Charles D. Burnett was injured March 6, 1940, while engaged in work incidental to the manufacture of grain-doors, and claimed compensation under the Workmen's Compensation Law, alleging that the injury was sustained while he was a workman in the employment of Mason Roberts. He was allowed compensation for total, permanent disability caused by the injury. On appeal by the alleged employer, the sole question is whether there is substantial evidence to support a finding that the relation of the parties at the time of the injury was that of employer and employee.
Both Burnett and Roberts are experienced timber workers, and were, at the time of the injury, working on a tract of wooded land in Crook County. The land was owned by C.A. Ward who by contract made in November, 1938, gave Burnett license to occupy the land and take therefrom the merchantable timber for which Burnett agreed to pay to Ward stumpage at the rate of $2.50 per thousand feet.
Operations under this contract were carried on by Burnett until about October 1, 1939. He had on the land three mills: the saw mill where logs were sawed into lumber; the planing mill where some of the lumber was planed, and the grain-door mill where some of the lumber was used in the making of grain-doors. (A grain-door is a close-fitting movable door used on the inside of a railroad box-car to close the lower part of the door-opening and prevent leakage when the car is loaded with grain in bulk.) The three mills were separate, though the saw mill and the grain-door mill were only 75 or 80 feet apart.
About October 1, 1939, Burnett sold the saw mill to Roberts, and made a deal whereby, in the language of Burnett, he "turned the timber" to Roberts who agreed to pay Burnett $3.50 per thousand feet, $1.00 per thousand more than Burnett had to pay Ward. Thereafter, Roberts did the logging and ran the saw mill. Burnett retained and continued to operate the planing mill and the grain-door mill. Roberts cut the logs into board lumber and railroad ties. He sold some of the board lumber to Burnett who resold it after he had planed it at his planing mill. The rest of the board lumber, except a small part that was delivered to Burnett for use in making grain-doors as presently explained, was hauled in trucks from the saw mill to nearby towns for sale by Roberts. The ties and grain-doors were for sale to a railroad company whose line runs through the town of Moorcroft. There is no material conflict in the evidence in regard to the terms of the contract for the manufacture of the grain doors, and we state the facts substantially as related by Burnett himself.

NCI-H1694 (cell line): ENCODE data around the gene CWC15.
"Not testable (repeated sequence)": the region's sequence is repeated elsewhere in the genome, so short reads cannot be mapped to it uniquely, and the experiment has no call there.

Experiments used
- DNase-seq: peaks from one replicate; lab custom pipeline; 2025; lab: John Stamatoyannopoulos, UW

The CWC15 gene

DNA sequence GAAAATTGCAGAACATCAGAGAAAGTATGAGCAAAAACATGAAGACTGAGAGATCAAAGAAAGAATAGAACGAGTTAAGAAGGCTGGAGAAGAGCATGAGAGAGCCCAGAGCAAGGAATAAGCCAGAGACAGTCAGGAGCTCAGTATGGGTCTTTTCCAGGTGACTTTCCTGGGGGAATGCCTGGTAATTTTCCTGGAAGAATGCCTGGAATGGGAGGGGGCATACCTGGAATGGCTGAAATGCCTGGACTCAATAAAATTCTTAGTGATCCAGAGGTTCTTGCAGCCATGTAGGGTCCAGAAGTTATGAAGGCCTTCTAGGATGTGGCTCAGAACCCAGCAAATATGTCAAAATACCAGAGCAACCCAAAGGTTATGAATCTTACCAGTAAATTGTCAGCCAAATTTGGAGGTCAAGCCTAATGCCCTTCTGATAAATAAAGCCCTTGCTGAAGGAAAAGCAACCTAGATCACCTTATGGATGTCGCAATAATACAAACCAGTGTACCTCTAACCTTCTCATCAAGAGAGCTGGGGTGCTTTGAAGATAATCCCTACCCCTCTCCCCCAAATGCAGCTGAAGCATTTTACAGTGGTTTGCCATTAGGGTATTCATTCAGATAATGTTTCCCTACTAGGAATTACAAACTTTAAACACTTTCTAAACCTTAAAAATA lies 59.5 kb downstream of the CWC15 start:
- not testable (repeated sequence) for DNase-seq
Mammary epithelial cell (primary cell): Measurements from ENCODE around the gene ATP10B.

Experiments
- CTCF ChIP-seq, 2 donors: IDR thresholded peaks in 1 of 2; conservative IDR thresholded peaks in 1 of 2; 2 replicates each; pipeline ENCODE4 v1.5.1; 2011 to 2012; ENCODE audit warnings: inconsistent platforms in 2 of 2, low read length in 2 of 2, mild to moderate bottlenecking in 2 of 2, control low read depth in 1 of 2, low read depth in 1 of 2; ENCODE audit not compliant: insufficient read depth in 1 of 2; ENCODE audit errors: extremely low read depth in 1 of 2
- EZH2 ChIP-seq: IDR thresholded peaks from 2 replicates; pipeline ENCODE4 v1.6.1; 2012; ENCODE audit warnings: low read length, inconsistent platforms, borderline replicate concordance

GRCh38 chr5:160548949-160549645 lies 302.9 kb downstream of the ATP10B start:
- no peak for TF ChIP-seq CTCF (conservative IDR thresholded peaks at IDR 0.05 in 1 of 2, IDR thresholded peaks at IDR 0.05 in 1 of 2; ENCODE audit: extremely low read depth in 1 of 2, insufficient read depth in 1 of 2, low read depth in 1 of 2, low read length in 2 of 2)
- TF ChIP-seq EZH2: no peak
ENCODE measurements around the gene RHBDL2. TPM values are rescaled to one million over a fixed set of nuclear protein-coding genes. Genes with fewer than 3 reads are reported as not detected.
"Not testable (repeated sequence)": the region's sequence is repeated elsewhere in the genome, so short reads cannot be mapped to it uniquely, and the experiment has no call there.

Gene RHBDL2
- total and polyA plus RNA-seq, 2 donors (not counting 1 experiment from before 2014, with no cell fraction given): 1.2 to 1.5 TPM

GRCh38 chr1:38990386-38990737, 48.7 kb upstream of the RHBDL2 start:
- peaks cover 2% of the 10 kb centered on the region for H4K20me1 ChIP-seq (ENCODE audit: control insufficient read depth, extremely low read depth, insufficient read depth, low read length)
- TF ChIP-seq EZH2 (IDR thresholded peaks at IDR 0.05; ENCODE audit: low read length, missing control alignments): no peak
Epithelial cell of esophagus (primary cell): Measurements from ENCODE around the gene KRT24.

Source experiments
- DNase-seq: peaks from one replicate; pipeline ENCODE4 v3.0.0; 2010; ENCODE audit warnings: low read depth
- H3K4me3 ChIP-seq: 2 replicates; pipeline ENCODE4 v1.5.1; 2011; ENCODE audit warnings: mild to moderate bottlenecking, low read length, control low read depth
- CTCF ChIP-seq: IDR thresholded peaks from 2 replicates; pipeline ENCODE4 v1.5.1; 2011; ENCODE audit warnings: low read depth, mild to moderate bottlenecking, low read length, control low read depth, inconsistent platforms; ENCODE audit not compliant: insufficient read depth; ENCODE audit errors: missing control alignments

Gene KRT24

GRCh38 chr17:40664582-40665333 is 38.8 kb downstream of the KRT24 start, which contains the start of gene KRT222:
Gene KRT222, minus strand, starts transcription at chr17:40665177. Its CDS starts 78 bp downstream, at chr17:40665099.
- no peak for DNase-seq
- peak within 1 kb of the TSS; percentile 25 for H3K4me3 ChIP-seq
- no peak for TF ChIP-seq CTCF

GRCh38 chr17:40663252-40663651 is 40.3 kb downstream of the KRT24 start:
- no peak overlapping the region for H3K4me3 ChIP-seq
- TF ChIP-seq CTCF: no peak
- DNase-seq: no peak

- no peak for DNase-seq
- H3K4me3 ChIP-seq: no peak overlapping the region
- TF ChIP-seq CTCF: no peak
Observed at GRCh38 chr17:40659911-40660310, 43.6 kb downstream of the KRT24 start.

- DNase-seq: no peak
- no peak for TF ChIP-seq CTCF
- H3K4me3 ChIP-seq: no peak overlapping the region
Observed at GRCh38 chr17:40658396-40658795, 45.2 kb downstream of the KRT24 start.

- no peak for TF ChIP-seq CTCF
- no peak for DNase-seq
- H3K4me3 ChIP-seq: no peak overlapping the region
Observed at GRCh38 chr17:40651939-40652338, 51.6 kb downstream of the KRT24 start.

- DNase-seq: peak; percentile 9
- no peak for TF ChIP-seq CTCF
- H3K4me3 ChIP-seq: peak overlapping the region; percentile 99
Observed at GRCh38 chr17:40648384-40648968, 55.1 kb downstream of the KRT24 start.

It was the practice of the railroad company to order grain-doors from the person who had the tie contract. They were ordered from Burnett while he was in charge of all operations on the land, and on October 1, 1939, when Roberts took over the logging and saw mill operations, Burnett had on hand a considerable number of doors that had not been delivered. It was evidently known or taken for granted that future orders for doors would come to Roberts, who had the tie contract. Burnett had retained the grain-door mill including machinery, a cross-cut saw, a trimmer saw and a gasoline engine. Burnett also had a truck suitable for hauling the doors to the railroad. After some preliminary conversations, an oral contract for the manufacture and delivery of the doors was made in the forepart of October, 1939. On this subject Burnett testified as follows:
"We talked it over outside a day or two before that and then we was in Mr. Robert's house when I told him just what I would do about making them. [The deal was that] he furnished the lumber free of charge to me, put it down next to the trimmer saw and I was to furnish the nails and nail the doors and deliver them into Moorcroft, and when they were shipped, he was to pay the loaders and I was to get half of what they brought." At another place in his testimony he states the terms of the contract thus: "Mr. Roberts was supposed to put the lumber down where we could get at it at the cut-off saw or trimmer saw. I was to manufacture the doors, furnish the nails and haul them into Moorcroft whenever he got a contract and whenever he got an order for them. [I was to receive] fifty percent of what they came to after the loading was taken out."
The express terms of the contract did not fix the number nor describe the kind of grain-doors to be manufactured by Burnett. Those were details dependent on the orders from the railroad company. It was evidently understood that there would be enough doors to fill orders received from the railroad company while lumbering operations were being carried on by the parties at the place where their mills were then located. Later, at a time not definitely shown, it became known that the required number was about 4000. Burnett had been making grain-doors for some time before, and it was of course contemplated that, in continuing that work under his contract with Roberts, he would make doors to conform with specifications, express or implied, in the orders. The orders were also to control the times and place of delivery. At Moorcroft "there was just one place to take them."